Mon | Dec 5, 2016

Dear Doc: Am I lacking male hormones?

Published:Sunday | November 9, 2014 | 12:00 AM

Q Doc, could you tell me if you think I am lacking in male hormones? Also, what exactly are 'male hormones' and what do they do?

I am a hard-working 31-year-old businessman and I spend least 100 hours per week in the office! But I am in good health, I think.

Recently, however, my sex life has not been very good. In strict confidence, Doc, I have two girlfriends - one in St Andrew, and the other near Black River. I try to see both of them at least twice a week if possible.

Unfortunately, in the last six months, my erections just haven't seemed to be as stiff as they used to be. Don't get me wrong, Doctor, I have not lost my nature. But I believe I am 'softer' than I used to be. By the way, neither of these women have said anything.

Last week, it suddenly struck me that I might be lacking male hormones. So I went to see a well-known doctor in Kingston and I told him about my fears.

He asked me what I thought were rather strange questions - like 'How often do you shave' and 'Do you get morning stiffness?'

Then he examined me thoroughly, paying particular attention to my testicles and penis - and for some reason, the hair on my chest and back.

Then I asked him if I needed hormone pills or injections. He said he didn't think so. He thought my male hormone levels were perfectly OK.

I asked him if I should have a blood test for hormones and he replied: "Not at the moment. Let's discuss it next time I see you."

But I would like your opinion, Doc. Do you think I am suffering from a lack of hormones? And why did he say that he thought my hormone level was all right?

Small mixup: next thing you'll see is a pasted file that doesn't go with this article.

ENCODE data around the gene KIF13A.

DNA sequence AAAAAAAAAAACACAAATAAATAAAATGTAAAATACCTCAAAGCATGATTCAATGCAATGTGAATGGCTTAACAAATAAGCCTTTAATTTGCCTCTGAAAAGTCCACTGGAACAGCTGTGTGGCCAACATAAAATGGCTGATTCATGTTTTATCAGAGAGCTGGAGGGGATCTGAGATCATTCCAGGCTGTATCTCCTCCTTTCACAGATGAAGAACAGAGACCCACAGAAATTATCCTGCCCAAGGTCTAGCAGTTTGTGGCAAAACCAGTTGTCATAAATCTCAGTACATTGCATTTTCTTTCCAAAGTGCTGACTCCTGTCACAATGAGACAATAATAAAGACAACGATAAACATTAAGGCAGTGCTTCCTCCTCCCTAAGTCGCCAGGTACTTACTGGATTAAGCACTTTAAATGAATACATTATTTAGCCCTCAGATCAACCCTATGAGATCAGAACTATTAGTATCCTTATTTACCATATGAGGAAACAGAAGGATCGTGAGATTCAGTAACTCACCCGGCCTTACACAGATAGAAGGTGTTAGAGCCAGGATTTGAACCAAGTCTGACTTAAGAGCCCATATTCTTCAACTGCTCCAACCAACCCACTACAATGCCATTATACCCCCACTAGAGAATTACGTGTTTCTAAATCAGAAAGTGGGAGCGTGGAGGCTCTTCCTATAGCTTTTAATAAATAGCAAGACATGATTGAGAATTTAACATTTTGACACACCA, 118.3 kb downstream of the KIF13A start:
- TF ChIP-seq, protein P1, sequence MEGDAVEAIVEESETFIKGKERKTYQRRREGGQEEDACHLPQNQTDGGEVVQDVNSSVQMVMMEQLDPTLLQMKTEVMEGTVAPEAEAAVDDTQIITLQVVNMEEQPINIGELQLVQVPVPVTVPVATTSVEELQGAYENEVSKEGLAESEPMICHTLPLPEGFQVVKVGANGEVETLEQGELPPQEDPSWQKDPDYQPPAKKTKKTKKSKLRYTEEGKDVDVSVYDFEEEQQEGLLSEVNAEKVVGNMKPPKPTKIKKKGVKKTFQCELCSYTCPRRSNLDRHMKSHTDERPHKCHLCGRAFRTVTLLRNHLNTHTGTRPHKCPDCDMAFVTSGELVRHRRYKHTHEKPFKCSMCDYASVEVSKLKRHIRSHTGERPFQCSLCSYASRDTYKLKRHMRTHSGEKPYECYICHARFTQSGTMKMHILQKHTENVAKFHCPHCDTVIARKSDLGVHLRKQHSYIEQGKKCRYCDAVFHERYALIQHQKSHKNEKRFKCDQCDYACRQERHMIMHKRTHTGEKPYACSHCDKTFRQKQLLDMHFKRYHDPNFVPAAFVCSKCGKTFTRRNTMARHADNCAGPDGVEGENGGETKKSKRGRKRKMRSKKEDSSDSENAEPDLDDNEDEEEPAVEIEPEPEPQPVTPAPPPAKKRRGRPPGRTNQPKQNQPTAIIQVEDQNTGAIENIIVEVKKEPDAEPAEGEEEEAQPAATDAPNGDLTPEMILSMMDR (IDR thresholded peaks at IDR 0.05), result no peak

A The male hormone is testosterone. Men produce them in large quantities from their testicles, and also from their adrenal glands (which are near the kidneys).

What it does is to give men a lot of 'drive'. It also makes them think about women and increases their sexual desire.

Among its other effects, are to make facial hair grow and also hair on the body. That is the reason why the doctor was interested in how often you shave! Men who have to shave at least once for the day are scarcely ever lacking in testosterone.

Similarly, the doctor was checking your body hair and pubic hair. Men who have quite a bit of it are not likely to be testosterone-deficient. Also, the same is true of men who sometimes get morning erections.

Doubtless, at the same time as he was looking at your pubic hair, the doctor was checking the size of your testicles and penis. Men who are deficient in male hormones are likely to have 'small' genitals. They may also speak with a high voice - so he will probably have taken note of the way you talk.

Having done all that, the doctor concluded that you do not have a testosterone deficiency. I am sure he knows what he is talking about!

However, he has offered you the opportunity of a blood test, next time you see him. If you can afford it, why not get it done?